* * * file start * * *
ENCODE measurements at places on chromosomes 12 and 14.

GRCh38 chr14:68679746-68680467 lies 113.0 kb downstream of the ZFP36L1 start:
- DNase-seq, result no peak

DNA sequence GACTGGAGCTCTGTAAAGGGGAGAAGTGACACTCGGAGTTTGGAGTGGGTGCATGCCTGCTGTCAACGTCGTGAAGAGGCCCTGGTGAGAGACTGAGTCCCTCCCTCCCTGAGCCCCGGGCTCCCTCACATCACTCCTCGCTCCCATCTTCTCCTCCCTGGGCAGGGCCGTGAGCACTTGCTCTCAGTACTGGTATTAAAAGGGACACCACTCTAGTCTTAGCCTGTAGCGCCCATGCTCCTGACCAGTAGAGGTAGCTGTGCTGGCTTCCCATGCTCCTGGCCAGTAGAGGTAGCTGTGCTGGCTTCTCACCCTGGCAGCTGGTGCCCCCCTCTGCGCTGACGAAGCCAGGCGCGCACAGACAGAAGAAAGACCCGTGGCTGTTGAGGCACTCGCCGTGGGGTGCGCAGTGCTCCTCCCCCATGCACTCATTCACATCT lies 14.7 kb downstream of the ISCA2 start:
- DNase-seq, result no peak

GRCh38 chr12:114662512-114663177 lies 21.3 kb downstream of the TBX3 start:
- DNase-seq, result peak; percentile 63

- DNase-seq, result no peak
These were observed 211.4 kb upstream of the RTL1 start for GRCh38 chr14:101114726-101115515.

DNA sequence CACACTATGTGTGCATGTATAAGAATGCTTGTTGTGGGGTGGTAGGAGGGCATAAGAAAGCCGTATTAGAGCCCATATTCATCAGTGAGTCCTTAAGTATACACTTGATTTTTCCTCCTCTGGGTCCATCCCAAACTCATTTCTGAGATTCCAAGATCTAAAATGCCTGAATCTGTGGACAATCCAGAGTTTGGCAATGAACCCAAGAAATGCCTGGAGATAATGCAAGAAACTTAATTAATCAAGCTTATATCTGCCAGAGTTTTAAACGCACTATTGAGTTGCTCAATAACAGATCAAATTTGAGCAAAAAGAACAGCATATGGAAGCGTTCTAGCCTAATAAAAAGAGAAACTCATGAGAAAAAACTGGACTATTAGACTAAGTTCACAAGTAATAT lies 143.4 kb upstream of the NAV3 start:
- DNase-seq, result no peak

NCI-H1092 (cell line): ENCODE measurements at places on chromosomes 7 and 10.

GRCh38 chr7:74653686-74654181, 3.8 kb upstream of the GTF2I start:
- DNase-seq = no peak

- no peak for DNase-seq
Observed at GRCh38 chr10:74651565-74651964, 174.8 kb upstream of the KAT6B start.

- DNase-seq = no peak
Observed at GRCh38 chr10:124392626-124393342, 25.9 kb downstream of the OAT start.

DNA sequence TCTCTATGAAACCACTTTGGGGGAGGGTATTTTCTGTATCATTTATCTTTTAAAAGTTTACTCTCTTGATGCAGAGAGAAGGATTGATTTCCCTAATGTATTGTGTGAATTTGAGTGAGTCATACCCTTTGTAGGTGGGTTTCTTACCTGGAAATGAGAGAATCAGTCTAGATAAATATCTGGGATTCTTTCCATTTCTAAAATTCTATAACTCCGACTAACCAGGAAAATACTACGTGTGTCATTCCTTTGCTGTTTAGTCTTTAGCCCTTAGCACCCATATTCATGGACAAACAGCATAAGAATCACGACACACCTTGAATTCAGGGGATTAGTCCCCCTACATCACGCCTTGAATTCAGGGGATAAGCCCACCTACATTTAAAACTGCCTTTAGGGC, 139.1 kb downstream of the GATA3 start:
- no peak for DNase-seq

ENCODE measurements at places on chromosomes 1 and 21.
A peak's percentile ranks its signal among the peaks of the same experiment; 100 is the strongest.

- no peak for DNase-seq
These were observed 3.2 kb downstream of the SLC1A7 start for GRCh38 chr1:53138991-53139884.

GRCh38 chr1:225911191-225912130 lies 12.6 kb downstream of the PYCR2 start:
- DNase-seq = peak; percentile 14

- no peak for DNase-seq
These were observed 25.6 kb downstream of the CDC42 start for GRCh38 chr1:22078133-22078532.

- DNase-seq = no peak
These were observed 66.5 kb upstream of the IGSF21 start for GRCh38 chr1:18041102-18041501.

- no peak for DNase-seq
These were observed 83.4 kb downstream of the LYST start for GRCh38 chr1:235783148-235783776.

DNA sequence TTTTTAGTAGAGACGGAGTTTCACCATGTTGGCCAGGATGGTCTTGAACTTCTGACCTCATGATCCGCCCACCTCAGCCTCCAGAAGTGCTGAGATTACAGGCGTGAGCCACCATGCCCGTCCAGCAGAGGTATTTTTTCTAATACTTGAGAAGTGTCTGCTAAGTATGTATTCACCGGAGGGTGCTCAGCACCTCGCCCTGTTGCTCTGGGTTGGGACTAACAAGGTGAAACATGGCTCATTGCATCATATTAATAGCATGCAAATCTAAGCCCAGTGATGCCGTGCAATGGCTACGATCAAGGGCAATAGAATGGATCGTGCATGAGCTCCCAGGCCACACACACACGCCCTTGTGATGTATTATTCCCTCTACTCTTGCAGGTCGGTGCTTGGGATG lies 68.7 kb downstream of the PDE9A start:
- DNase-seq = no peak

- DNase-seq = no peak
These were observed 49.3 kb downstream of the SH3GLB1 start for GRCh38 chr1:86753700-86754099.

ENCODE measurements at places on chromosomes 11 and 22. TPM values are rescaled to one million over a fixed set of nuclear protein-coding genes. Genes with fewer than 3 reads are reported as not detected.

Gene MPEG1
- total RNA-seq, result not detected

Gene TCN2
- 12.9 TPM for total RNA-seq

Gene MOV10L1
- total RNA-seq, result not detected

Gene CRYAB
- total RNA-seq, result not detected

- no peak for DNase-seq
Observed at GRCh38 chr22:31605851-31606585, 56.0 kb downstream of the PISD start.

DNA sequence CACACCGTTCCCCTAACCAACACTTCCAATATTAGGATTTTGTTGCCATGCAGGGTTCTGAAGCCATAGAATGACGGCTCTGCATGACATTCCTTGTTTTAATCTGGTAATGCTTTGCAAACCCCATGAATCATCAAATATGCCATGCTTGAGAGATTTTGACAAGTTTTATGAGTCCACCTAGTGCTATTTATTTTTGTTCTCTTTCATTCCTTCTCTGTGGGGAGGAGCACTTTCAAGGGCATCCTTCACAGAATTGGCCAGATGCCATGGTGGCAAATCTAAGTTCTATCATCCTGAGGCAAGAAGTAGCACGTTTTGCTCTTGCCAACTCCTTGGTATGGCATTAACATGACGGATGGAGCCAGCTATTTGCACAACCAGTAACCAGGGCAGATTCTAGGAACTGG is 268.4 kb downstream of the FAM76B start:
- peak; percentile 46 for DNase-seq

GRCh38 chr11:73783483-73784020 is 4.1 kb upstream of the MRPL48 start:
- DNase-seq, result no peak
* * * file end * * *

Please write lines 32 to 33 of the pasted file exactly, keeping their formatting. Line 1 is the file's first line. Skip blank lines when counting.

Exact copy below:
These were observed 83.4 kb downstream of the LYST start for GRCh38 chr1:235783148-235783776.

DNA sequence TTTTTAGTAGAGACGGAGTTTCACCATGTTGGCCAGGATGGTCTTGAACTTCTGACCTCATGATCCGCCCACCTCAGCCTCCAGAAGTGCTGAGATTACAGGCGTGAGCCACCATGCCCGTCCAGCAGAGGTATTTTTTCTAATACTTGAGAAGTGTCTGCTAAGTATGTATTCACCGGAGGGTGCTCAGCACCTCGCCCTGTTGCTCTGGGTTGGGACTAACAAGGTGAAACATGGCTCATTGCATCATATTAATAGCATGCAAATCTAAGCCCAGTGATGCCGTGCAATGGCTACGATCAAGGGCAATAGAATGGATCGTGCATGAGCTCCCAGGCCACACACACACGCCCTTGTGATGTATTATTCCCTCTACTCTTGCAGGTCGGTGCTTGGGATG lies 68.7 kb downstream of the PDE9A start: